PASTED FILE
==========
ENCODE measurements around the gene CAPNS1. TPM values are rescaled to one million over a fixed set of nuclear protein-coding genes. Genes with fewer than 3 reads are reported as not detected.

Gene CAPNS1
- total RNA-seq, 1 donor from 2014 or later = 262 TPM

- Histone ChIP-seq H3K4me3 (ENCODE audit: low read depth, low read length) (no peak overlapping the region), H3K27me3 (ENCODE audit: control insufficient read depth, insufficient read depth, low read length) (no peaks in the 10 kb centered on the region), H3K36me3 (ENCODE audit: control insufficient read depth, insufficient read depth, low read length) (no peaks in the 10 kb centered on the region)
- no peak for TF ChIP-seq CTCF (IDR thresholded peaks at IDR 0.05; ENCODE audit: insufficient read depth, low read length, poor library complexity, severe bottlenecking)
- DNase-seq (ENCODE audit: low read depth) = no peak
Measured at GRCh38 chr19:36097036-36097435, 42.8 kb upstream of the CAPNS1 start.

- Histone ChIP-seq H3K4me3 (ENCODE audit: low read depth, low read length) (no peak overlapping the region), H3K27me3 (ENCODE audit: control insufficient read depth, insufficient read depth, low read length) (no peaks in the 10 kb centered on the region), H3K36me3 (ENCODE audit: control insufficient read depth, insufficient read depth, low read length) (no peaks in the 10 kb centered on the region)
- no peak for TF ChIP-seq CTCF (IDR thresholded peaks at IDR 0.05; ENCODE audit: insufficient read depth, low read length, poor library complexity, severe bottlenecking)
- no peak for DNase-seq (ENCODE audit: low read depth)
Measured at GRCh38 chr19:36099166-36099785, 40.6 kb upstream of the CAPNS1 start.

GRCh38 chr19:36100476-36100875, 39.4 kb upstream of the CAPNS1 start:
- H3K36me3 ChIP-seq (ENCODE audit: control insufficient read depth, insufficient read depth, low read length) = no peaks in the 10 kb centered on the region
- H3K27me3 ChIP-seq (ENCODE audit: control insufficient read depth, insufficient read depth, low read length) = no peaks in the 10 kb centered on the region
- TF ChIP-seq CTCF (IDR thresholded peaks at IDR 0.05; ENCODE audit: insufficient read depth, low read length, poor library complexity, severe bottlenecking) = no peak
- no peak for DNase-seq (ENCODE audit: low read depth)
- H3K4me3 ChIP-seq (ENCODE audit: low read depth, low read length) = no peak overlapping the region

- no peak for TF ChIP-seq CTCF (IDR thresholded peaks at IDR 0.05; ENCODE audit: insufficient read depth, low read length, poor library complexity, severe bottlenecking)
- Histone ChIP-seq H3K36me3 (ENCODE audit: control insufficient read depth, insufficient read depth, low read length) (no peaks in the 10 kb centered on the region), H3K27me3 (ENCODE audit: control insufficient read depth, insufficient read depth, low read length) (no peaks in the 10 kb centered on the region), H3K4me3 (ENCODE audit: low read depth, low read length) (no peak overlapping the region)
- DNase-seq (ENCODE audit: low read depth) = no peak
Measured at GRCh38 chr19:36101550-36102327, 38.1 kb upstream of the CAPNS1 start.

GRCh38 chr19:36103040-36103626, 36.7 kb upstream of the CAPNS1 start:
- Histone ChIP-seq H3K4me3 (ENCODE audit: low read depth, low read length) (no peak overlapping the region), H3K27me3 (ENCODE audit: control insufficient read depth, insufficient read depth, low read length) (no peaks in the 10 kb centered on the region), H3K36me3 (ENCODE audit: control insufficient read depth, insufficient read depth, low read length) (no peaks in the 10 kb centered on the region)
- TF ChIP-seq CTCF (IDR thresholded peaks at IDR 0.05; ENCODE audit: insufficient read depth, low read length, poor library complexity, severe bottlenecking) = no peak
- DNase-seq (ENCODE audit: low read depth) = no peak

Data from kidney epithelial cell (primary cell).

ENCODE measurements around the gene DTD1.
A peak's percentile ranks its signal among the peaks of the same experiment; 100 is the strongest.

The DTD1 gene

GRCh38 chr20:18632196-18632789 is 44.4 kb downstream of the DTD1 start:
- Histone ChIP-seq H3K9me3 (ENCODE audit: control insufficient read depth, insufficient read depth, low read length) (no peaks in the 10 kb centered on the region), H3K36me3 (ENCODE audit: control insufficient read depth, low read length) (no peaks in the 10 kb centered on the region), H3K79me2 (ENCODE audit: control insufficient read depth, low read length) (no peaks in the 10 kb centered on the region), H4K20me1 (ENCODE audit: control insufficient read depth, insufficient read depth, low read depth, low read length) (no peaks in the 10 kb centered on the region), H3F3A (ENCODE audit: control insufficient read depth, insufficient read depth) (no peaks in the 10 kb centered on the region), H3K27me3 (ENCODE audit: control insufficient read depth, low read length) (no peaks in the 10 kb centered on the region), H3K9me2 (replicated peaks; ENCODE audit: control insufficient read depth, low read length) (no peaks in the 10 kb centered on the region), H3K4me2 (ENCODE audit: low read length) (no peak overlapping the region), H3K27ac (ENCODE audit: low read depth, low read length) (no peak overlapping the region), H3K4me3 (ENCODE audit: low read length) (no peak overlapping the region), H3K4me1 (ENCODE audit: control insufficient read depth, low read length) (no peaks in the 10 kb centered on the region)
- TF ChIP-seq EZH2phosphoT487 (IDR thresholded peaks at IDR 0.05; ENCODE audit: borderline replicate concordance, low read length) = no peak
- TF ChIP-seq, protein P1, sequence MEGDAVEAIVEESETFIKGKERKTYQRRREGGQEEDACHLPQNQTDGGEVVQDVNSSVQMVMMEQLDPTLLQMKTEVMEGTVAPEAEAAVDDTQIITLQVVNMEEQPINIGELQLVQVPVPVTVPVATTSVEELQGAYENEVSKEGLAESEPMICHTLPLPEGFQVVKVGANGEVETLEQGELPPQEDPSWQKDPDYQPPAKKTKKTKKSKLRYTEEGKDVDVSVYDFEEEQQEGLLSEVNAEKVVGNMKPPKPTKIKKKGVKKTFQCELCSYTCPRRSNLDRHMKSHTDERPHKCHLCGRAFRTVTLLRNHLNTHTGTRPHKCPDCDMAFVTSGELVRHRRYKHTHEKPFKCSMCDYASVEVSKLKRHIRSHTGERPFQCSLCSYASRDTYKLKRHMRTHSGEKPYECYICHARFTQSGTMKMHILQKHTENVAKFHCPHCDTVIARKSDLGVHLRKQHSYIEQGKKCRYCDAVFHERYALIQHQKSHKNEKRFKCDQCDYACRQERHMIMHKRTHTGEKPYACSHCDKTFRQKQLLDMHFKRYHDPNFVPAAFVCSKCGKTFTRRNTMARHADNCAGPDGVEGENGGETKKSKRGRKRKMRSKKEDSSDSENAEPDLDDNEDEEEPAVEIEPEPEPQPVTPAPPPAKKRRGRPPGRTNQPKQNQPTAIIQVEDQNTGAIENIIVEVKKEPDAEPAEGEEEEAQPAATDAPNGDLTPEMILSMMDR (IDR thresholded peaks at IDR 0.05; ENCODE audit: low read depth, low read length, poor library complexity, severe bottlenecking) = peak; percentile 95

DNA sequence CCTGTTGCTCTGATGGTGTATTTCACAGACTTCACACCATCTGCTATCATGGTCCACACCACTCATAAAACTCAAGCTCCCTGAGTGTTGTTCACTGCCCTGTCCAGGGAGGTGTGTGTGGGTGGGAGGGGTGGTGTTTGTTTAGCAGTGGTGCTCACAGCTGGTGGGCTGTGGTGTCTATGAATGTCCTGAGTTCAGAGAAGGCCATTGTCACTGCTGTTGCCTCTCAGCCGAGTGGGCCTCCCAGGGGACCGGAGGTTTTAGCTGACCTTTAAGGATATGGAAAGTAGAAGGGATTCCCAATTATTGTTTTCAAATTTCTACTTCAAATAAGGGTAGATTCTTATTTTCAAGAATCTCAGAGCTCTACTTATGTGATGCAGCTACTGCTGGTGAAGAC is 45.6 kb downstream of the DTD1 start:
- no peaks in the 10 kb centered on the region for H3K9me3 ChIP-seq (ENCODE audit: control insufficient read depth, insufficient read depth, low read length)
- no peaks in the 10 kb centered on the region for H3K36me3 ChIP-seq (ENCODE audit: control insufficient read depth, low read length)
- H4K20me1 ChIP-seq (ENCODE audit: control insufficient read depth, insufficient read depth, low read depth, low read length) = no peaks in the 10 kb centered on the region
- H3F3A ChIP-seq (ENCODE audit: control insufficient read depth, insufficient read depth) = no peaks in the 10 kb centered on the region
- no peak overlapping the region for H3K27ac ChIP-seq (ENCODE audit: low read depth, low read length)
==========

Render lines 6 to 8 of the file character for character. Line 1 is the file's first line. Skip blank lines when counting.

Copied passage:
- DNase-seq (ENCODE audit: low read depth) = no peak
Measured at GRCh38 chr19:36097036-36097435, 42.8 kb upstream of the CAPNS1 start.

- Histone ChIP-seq H3K4me3 (ENCODE audit: low read depth, low read length) (no peak overlapping the region), H3K27me3 (ENCODE audit: control insufficient read depth, insufficient read depth, low read length) (no peaks in the 10 kb centered on the region), H3K36me3 (ENCODE audit: control insufficient read depth, insufficient read depth, low read length) (no peaks in the 10 kb centered on the region)